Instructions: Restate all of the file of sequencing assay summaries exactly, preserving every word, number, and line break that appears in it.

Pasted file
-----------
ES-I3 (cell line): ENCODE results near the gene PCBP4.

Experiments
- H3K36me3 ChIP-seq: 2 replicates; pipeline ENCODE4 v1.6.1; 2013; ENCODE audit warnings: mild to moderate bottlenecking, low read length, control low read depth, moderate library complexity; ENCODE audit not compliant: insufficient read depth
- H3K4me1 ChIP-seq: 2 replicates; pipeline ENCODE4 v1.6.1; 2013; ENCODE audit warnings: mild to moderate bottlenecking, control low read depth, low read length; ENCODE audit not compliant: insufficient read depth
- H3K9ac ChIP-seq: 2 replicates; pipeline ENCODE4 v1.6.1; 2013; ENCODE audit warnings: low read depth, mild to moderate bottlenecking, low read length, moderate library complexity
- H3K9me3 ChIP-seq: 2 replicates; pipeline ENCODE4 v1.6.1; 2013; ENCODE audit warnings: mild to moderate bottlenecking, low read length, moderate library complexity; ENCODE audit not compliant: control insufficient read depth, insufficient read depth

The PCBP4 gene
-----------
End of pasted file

ES-I3 (cell line): ENCODE results near the gene PCBP4.

Experiments
- H3K36me3 ChIP-seq: 2 replicates; pipeline ENCODE4 v1.6.1; 2013; ENCODE audit warnings: mild to moderate bottlenecking, low read length, control low read depth, moderate library complexity; ENCODE audit not compliant: insufficient read depth
- H3K4me1 ChIP-seq: 2 replicates; pipeline ENCODE4 v1.6.1; 2013; ENCODE audit warnings: mild to moderate bottlenecking, control low read depth, low read length; ENCODE audit not compliant: insufficient read depth
- H3K9ac ChIP-seq: 2 replicates; pipeline ENCODE4 v1.6.1; 2013; ENCODE audit warnings: low read depth, mild to moderate bottlenecking, low read length, moderate library complexity
- H3K9me3 ChIP-seq: 2 replicates; pipeline ENCODE4 v1.6.1; 2013; ENCODE audit warnings: mild to moderate bottlenecking, low read length, moderate library complexity; ENCODE audit not compliant: control insufficient read depth, insufficient read depth

The PCBP4 gene